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CHRISTOPHER TAYLOR'S BOOKS

Monday, September 12, 2011

WAY BACK IN '79

"When parents gasp at the idea of their kids crossing the street, walking to school, or playing at the playground unsupervised (!), kindly remind them that this is not a mission to Mars we’re talking about, it is a mission the average 6-year-old could handle with aplomb back in 1979."

walking 6 year old
Is your kid ready for first grade? Here's a few examples of what kids were expected to be able to do in 1979 before starting first grade:
  • Can your child tell, in such a way that his speech is understood by a school crossing guard or policeman, where he lives?
  • Can he draw and color and stay within the lines of the design being colored?
  • Can he ride a small two-wheeled bicycle without helper wheels?
  • Can he tell left hand from right?
  • Can he travel alone in the neighborhood (four to eight blocks) to store, school, playground, or to a friend's home?
  • Can he be away from you all day without being upset?
  • Can he repeat an eight- to ten-word sentence, if you say it once, as "The boy ran all the way home from the store"?
  • Can he count eight to ten pennies correctly?
  • Does your child try to write or copy letters or numbers?
This comes from the Little Kids, Big City blog, where Christine Whitley list a full dozen requirements. They come from a book published in 1979 helping parents prepare their kids for 1st grade, and the writers suggest that if your child can say yes to 10 out of 12 of them, they're ready to go.

Now, I've not raised a child, and I don't know many but from what I've heard this is not something most parents expect their 6 year old to be ready for. "That's what preschool is for," they say. Home school parents would shrug at much of this list but consider this point:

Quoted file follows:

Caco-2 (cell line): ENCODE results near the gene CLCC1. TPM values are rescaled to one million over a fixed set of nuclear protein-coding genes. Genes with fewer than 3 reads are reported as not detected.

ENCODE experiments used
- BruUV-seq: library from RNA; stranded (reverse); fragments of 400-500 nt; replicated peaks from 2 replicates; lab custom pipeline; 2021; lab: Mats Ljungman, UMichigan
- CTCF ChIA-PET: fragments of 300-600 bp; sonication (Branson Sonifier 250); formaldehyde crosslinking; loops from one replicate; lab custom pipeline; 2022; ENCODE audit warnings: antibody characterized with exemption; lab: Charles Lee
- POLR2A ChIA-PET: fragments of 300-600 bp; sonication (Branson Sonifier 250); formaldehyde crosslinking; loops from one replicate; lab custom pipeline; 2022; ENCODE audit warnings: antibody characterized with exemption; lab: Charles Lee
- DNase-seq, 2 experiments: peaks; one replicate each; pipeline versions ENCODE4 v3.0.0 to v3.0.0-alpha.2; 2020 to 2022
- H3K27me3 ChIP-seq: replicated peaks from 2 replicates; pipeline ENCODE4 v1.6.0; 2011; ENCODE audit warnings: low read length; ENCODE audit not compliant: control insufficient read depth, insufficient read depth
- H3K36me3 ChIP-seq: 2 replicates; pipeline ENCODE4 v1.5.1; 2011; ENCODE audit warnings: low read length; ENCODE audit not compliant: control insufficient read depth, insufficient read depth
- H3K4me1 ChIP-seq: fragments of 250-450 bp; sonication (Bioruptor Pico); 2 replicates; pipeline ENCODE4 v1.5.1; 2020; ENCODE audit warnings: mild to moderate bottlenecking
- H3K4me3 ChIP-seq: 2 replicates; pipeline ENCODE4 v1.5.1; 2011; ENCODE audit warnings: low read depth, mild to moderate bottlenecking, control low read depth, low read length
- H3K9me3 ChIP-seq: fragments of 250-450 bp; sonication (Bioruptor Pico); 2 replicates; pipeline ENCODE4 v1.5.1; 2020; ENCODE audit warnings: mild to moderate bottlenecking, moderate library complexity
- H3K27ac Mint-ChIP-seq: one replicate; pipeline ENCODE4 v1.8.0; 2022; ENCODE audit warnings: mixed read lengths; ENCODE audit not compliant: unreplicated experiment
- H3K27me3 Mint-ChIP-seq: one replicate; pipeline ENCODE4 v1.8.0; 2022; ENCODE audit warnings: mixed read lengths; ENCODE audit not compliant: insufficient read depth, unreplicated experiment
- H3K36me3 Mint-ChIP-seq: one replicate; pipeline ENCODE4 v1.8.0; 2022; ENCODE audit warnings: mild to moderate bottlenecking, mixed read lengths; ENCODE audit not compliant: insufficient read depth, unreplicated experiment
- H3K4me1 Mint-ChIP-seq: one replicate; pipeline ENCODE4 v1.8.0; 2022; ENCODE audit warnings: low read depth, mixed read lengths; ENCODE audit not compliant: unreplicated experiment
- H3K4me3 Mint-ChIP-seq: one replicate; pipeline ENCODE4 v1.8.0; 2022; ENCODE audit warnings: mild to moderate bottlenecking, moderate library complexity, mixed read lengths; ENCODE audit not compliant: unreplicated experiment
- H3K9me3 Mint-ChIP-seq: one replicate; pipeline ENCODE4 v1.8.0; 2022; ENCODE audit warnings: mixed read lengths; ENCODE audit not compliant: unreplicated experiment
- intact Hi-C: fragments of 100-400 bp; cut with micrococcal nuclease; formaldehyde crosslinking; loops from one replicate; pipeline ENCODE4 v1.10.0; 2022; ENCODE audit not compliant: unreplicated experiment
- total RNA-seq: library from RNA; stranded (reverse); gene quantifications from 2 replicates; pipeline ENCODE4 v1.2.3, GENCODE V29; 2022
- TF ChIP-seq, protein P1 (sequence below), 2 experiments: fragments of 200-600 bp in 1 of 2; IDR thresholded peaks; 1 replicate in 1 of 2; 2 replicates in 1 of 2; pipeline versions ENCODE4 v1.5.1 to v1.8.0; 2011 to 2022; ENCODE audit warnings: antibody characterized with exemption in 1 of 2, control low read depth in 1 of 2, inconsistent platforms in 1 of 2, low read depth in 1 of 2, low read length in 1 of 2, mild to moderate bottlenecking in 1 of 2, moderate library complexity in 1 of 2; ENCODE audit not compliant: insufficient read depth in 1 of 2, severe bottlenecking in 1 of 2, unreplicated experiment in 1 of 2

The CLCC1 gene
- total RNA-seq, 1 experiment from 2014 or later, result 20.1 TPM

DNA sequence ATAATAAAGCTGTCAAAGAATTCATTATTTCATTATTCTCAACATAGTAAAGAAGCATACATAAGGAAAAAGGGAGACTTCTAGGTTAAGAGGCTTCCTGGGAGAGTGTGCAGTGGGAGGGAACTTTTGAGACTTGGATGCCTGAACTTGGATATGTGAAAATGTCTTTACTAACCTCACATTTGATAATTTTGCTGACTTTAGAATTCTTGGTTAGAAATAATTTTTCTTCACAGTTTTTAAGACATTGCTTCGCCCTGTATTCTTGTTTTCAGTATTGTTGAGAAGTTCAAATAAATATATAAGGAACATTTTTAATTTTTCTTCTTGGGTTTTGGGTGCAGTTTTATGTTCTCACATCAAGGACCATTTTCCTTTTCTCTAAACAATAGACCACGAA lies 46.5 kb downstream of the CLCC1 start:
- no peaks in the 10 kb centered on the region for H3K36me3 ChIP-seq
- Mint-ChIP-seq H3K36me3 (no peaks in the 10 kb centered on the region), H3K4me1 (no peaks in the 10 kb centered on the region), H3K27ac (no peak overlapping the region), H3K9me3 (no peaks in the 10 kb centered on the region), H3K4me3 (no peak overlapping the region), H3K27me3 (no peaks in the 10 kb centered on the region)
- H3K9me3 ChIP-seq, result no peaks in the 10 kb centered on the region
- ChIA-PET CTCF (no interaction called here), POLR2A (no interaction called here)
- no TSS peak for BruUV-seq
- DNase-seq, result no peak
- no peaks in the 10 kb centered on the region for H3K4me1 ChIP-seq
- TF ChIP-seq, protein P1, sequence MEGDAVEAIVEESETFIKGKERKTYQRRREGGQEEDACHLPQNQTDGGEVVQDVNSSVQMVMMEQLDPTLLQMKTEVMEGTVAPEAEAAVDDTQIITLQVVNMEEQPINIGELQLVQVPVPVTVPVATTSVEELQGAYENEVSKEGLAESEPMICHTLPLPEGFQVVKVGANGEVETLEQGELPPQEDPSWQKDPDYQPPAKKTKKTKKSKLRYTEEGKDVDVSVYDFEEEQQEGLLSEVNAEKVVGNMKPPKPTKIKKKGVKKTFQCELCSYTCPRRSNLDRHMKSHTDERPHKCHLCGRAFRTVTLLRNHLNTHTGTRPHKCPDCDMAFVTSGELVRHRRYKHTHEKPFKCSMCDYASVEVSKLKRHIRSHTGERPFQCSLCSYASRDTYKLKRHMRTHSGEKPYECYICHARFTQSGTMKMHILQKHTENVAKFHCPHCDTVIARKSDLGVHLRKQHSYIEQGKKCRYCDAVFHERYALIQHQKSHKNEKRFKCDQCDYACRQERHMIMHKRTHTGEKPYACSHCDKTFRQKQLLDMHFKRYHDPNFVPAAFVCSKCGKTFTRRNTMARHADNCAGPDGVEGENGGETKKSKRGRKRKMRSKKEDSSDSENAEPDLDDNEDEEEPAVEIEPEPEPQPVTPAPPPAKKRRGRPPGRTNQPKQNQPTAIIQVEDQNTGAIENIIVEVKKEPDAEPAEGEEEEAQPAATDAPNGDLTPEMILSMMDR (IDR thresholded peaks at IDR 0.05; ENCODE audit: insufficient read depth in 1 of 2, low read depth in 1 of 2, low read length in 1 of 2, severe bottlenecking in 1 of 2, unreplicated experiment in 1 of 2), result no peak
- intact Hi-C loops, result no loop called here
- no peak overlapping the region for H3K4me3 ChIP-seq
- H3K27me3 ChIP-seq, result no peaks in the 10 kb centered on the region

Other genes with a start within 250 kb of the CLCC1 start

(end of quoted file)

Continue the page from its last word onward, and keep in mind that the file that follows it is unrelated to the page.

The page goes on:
Can he travel alone in the neighborhood (four to eight blocks) to store, school, playground, or to a friend's home?
Whitley writes about this point:
I've never let her even try! I'd probably be reported to the police if I did try!
And that's the rub, isn't it? These days, parents are terrified for a child to walk one block without supervision. Now, I used to walk half a mile to and from school by the 4th grade, but I was out in the country and it was a wonderful walk. There were birds and forests and apples to pick from nearby trees, there were farms and cats to pet and all sorts of things to think about. In a city, I'm not so sure.

The truth is, the crime rate has reduced since 1979, not gotten worse. Kids are less, not more likely to be nabbed, harmed, or abused on a little walk. I know I'd rise up in furious violence if someone hurt a little kid walking to the store, and I doubt I'm the only one.

But the police part is the critical one: Whitley is joking, but only half. Every parent lives under the threat of local government interference and legal punishment for doing something that is considered unsafe or improper with their children. Its not that some of that shouldn't happen, its that this oversight and the definition of unsafe or improper has gotten ridiculous.